A group of former NFL players is suing the league's disability benefit program, commissioner Roger Goodell and the disability board, accusing them of routinely denying disability claims.
The video in the media player is from a previous report.
In a lawsuit filed Thursday in the District Court for the District of Maryland, 10 players -- including two-time Pro Bowl running back Willis McGahee and Super Bowl XLII champion Jason Alford -- said they were "seeking redress for the wrongful denial of benefits, the denial of statutorily mandated full and fair review of benefits denials, violations of plan terms or governing regulations, and breaches of fiduciary duty."
The lawsuit alleges the accused parties acted in "an overly aggressive and disturbing pattern of erroneous and arbitrary benefits denials, bad faith contract misinterpretations, and other unscrupulous tactics" when it came to withholding disability benefits and a lack of thoroughness when reviewing medical records.
It alleged the board "members have engaged in repeated and substantial derelictions of their responsibilities, have repeatedly refused to pay contractually mandated benefits, and have statistically proven conflicts."
The lawsuit alleges the league's disability benefit program, commissioner Goodell and the disability board found ways "to limit the payment of benefits to the very Players whom the Plan was designed to help" and that players were "forced to navigate a byzantine process in order to attempt to obtain those benefits, only to be met with denial."
It accuses the disability board of not hiring neutral physicians to carry out assessments of players' injuries, saying these were "biased."
The lawsuit alleges a correlation between the amount of money paid to physicians and the likelihood a player's claim would be denied.
In the period between March 31, 2019, and April 1, 2020, 4.5% of players were found to be totally and permanently disabled by physicians paid more than $210,000, said the lawsuit.
Conversely, in the same period, 30% were found to be disabled by physicians paid $54,000-$60,000.
'Head, neck, and lumbar spine impairments'
Eric Smith, who played for the New York Jets until 2012, suffered 13 documented traumatic brain injuries. He was denied line of duty (LOD) benefits in 2013 and his appeal was denied a year later, according to the lawsuit.
He reapplied for LOD benefits in 2015 after being seen by a physician who was paid $34,268 and had found 20 LOD impairments among players.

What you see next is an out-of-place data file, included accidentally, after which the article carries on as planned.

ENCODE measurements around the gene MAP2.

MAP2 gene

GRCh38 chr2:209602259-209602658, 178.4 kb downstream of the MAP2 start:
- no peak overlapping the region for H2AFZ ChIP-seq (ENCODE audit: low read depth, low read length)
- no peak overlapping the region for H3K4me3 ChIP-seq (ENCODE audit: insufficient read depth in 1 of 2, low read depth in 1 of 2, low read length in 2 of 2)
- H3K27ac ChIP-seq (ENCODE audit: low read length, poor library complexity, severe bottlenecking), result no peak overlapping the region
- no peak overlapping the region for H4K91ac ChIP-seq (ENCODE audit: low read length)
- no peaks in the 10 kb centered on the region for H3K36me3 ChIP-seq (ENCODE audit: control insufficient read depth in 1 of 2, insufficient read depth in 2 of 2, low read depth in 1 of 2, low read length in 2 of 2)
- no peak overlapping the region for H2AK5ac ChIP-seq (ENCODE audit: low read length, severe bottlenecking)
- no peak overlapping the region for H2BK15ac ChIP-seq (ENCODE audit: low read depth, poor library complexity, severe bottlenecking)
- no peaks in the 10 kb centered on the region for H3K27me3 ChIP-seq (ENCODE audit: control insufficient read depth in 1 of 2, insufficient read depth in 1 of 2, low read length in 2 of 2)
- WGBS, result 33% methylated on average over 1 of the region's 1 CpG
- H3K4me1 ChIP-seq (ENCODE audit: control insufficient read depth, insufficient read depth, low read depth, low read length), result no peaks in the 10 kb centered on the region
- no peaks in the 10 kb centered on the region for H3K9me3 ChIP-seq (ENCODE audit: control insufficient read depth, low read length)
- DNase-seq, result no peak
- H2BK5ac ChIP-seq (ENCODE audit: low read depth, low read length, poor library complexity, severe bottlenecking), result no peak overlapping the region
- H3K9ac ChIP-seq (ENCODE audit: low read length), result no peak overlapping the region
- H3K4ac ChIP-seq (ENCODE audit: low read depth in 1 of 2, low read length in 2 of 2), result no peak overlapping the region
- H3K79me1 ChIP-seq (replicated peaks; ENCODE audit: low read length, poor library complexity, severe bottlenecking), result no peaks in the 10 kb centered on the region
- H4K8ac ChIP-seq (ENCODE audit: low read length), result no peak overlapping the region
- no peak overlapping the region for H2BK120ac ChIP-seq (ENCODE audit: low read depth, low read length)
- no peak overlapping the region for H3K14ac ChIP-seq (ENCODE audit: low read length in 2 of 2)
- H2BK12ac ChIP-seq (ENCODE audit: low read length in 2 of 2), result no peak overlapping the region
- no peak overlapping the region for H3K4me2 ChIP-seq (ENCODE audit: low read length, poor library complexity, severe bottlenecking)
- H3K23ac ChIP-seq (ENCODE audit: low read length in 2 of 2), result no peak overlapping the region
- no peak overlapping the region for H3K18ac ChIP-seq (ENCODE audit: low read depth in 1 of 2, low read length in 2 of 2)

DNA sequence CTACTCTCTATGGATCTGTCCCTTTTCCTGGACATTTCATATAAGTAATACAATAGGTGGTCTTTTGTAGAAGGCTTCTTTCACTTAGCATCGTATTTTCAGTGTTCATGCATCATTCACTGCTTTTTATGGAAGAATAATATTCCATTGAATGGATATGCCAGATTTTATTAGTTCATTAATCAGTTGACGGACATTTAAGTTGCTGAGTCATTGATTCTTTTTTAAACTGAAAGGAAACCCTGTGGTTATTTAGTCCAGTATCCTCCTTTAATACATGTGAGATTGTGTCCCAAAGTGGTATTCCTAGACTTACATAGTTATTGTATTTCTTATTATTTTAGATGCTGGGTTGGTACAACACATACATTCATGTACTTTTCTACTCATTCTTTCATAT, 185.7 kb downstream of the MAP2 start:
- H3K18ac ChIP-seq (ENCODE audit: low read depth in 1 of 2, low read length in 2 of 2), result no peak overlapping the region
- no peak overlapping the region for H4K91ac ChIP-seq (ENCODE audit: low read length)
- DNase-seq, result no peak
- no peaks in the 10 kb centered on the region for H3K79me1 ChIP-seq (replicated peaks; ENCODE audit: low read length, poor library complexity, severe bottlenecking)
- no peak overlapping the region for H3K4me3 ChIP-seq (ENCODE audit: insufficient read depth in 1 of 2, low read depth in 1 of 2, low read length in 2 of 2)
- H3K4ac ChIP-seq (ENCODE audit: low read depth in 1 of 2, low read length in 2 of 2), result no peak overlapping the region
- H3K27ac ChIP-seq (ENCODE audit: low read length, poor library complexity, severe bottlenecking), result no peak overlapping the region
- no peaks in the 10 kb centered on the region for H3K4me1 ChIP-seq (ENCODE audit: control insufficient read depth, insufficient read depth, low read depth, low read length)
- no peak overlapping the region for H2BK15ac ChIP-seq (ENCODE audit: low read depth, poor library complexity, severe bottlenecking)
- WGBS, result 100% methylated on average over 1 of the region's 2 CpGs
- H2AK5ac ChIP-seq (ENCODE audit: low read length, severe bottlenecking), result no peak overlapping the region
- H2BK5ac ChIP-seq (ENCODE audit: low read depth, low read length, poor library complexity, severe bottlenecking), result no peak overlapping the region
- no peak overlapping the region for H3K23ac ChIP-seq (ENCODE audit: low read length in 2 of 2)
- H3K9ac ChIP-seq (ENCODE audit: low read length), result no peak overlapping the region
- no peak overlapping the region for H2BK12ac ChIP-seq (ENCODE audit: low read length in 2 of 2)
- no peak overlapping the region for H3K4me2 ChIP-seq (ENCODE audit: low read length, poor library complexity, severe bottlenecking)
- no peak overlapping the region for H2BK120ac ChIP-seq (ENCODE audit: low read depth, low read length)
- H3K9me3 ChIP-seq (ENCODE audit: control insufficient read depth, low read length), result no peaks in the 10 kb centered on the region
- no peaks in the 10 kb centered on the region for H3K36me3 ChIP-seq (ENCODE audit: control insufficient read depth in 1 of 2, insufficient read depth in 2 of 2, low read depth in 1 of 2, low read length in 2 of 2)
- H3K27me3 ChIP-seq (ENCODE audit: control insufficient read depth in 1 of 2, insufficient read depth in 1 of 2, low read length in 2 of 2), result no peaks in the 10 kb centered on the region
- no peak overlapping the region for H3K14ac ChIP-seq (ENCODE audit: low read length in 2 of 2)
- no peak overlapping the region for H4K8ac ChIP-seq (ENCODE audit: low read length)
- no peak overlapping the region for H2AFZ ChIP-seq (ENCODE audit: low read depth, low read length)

After Smith was awarded benefits, according to the lawsuit, the physician's compensation from the board fell sharply the next year to $16,711.
When Smith applied for permanent and neurocognitive disability in 2018, he was repeatedly denied by physicians -- some paid over $1 million -- despite his "head, neck, and lumbar spine impairments" and "marked decreased shoulder range of motion, rotator cuff weakness, and moderate to severe shoulder arthritis," according to the lawsuit.
The lawsuit alleges that when the plan and the board reviewed a players disability claim, they chose to only use the case summaries prepared by the plan's law firm, the Groom Law Group, rather than the full medical records, which goes against federal law.
CNN has reached out to the NFL Players Association and the Groom Law Group for comment.
"The disability plan, which is established by the NFL-NFLPA as part of the CBA, includes an uncapped financial commitment to provide benefits for any retired player that meets the eligibility requirements set by the parties," an NFL spokesperson said in response to CNN's request for comment.
"These eligibility requirements and administrative procedures were developed after consultation with occupational, mental and physical health experts. The plan annually provides more than $330 million to deserving players and their families.
"The NFL-NFLPA disability plan is fair and administered by a professional staff overseen by a board comprised of an equal number of appointees of the NFL Players Association and the league, which includes retired players.
"This board reviews the activities of the office and operation of the benefit program, including every contested application for benefits to ensure that retired players who are entitled to disability benefits receive them as intended."
Before the lawsuit was filed, Goodell was asked during his pre-Super Bowl news conference about the denial of benefits for some players.
He said that he believes the "benefits are extraordinary for our players, but as you know, it's a defined benefit plan also."
"A defined benefit plan operates under governmental law and we have to obviously have a system to be able to identify who qualifies for those benefits and who doesn't qualify for those benefits, and that's done with union and management.
"And the facts are that's done independently with doctors, who make a determination of whether the benefit and an individual qualifies under that program. So you don't want people to benefit from it that don't qualify for it, because it takes away from people who do qualify for it.
"You're always going to have people who may think they qualify for it. Doctors disagree, the joint board disagrees, that's a way the system works. But I would tell you, the benefits in the NFL are off the charts."
The lawsuit seeks to be given class action status, the removal of the six members of the board -- for "their repeated and substantial breaches of the fiduciary duty of loyalty to the Plan" -- and an unspecified amount of money as compensation.
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